The Bill Clinton administration was peppered with the years-long Whitewater investigation, and political and personal scandals that resulted in what has been called a generally “toxic” relationship with the White House press corps.
As senator from New York, Clinton pushed for legislation that would make government more transparent. During her eight years in the Senate, Clinton co-sponsored at least three unsuccessful bills that would have made government more open, including one to ensure greater transparency in the federal contracting process.
During the 2008 presidential primaries, Clinton responded to a Sunshine Week questionnaire about open government issues. “There should be a presumption of openness, and I would instruct my Attorney General to press all agencies to release information if disclosure would do no harm,” she wrote.
But Clinton’s wariness of the news media continued into her tenure at the State Department, although a Politico history of her relationship with the media noted Clinton had a more relaxed relationship with the State Department press corps.
When the The New York Times revealed that she had used a private email server for official communications as secretary of state, Clinton came under fire for a perceived lack of transparency, among other things. Although Clinton asked the State Department to release her work-related e-mails, critics raised questions over the deletion of nearly 31,000 personal emails. The FBI cleared her of any wrongdoing in the matter in early July.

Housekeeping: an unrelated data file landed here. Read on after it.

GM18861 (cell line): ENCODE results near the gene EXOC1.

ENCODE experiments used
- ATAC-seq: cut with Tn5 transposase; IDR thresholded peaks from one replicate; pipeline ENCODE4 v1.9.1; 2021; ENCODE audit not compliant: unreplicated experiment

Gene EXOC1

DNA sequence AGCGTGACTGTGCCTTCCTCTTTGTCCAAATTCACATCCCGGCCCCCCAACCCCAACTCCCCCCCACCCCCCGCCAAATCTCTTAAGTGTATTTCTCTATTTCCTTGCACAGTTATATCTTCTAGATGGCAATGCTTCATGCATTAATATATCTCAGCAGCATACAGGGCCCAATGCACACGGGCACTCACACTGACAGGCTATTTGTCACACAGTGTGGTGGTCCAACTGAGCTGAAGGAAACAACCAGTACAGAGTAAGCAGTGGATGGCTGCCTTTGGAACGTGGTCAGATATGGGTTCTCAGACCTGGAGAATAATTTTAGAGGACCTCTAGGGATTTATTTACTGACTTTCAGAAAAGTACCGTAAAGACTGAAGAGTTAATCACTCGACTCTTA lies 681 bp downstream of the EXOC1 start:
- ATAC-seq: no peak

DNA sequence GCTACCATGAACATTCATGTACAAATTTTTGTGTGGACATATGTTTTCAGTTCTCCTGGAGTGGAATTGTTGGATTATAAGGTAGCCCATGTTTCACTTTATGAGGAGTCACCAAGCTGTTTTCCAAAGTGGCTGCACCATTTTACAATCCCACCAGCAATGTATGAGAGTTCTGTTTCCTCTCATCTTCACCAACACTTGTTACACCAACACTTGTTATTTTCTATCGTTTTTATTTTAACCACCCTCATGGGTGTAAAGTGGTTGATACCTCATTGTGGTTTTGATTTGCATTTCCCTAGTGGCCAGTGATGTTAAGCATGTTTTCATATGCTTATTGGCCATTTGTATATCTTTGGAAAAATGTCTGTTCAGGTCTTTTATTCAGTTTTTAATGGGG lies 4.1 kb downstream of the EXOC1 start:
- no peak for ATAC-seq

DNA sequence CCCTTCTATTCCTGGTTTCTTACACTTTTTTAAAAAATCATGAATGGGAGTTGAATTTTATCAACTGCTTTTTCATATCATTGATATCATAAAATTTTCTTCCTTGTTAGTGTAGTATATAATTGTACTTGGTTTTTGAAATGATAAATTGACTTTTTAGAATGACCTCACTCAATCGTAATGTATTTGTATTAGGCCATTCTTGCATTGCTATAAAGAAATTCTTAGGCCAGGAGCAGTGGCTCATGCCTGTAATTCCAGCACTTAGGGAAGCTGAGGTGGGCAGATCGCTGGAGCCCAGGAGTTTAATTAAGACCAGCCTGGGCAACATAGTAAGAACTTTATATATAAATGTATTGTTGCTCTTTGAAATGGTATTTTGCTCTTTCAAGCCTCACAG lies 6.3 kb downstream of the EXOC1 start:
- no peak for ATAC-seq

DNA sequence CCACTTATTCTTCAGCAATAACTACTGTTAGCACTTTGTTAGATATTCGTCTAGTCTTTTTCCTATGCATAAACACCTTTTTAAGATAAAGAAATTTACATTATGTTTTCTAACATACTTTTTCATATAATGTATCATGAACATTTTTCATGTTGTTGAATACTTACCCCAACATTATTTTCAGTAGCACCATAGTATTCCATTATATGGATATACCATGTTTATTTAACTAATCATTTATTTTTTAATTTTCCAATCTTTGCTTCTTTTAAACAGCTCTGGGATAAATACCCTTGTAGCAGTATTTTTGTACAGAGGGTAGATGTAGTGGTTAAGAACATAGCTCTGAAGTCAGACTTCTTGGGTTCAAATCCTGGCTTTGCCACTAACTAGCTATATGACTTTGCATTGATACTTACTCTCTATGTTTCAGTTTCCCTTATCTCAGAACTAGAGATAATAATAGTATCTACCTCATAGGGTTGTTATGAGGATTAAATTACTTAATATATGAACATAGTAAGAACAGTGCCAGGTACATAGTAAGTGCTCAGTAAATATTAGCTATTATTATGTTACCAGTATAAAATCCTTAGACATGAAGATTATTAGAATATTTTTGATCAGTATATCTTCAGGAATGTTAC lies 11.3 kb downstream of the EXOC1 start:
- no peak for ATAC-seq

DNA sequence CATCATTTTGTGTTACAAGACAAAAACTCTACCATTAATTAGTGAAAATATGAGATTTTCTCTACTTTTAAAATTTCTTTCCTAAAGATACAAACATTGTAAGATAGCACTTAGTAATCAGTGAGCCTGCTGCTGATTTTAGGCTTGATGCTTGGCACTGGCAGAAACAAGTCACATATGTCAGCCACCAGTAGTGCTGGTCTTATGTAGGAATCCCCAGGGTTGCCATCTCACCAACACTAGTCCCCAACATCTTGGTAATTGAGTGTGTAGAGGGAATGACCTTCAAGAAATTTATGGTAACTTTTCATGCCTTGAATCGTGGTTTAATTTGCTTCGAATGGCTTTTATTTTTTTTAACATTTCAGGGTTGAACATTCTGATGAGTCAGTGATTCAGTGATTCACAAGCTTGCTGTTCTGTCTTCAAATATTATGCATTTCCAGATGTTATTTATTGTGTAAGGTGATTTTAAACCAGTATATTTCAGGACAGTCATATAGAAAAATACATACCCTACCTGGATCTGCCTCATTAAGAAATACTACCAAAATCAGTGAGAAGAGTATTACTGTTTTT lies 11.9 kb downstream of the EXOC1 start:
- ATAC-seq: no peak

“I think one of the big concerns of reporters, if they’re considering a Clinton presidency, is how much access they’re going to get,” Calderone said. “I think the email controversy shows how reluctant she is to cede any control over information. Even if what Hillary Clinton did wasn’t illegal, it certainly wasn’t transparent.”
When it comes to her tax returns, Clinton boasts a consistent record of making her records public. Although disclosing tax returns is not required by law, Clinton and her husband have made public nearly four decades of tax returns.
But some journalists are concerned that press accessibility and government transparency will be an uphill battle for news media no matter who is elected president.
"I totally predict that whoever is in the White House, it's going to be a tough four years for the press and the public,” Cuillier said. “I don't see the federal government, the executive branch opening up when January comes around.”